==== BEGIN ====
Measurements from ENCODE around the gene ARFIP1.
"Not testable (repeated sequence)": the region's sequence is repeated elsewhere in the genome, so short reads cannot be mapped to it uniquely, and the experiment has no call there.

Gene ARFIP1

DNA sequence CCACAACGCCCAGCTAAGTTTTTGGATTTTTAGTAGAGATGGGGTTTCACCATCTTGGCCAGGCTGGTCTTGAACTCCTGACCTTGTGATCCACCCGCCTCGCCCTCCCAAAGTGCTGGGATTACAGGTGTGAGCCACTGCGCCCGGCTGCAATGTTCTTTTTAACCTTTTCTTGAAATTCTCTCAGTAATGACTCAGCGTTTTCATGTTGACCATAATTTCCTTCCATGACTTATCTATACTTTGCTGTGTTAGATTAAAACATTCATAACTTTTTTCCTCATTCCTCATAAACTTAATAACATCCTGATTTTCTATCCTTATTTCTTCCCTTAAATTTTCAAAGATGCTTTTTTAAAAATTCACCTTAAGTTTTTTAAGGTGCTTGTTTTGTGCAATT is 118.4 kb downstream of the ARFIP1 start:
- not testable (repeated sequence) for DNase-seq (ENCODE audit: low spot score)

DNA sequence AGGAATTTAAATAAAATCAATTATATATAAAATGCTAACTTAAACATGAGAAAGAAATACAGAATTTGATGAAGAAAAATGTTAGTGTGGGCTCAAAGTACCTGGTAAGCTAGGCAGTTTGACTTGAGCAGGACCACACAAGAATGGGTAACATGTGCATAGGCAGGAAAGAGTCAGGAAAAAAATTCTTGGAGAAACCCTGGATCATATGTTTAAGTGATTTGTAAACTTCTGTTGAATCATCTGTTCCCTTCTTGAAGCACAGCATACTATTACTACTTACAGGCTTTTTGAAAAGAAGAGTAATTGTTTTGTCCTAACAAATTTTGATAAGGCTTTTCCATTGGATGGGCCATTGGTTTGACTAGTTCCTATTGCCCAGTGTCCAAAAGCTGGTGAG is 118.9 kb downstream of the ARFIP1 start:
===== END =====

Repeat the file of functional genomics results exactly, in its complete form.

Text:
Measurements from ENCODE around the gene ARFIP1.
"Not testable (repeated sequence)": the region's sequence is repeated elsewhere in the genome, so short reads cannot be mapped to it uniquely, and the experiment has no call there.

Gene ARFIP1

DNA sequence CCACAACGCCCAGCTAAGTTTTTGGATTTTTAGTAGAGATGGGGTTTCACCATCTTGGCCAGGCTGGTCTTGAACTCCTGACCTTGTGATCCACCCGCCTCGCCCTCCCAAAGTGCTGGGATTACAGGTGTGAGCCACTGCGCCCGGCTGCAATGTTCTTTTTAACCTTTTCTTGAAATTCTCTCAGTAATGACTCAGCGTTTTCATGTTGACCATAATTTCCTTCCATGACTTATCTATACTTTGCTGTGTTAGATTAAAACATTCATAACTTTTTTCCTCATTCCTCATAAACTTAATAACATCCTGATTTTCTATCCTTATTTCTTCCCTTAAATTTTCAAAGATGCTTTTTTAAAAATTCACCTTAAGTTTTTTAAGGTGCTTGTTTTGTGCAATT is 118.4 kb downstream of the ARFIP1 start:
- not testable (repeated sequence) for DNase-seq (ENCODE audit: low spot score)

DNA sequence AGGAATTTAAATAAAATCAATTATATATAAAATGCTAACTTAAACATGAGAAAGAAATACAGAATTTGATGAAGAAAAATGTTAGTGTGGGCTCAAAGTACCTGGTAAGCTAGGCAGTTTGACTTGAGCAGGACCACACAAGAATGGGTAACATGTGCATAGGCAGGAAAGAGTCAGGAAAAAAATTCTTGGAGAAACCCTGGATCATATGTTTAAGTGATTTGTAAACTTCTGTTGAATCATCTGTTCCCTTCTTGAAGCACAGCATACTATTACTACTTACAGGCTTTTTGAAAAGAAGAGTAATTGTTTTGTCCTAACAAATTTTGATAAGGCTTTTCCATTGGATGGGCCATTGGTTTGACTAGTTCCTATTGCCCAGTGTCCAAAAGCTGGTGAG is 118.9 kb downstream of the ARFIP1 start: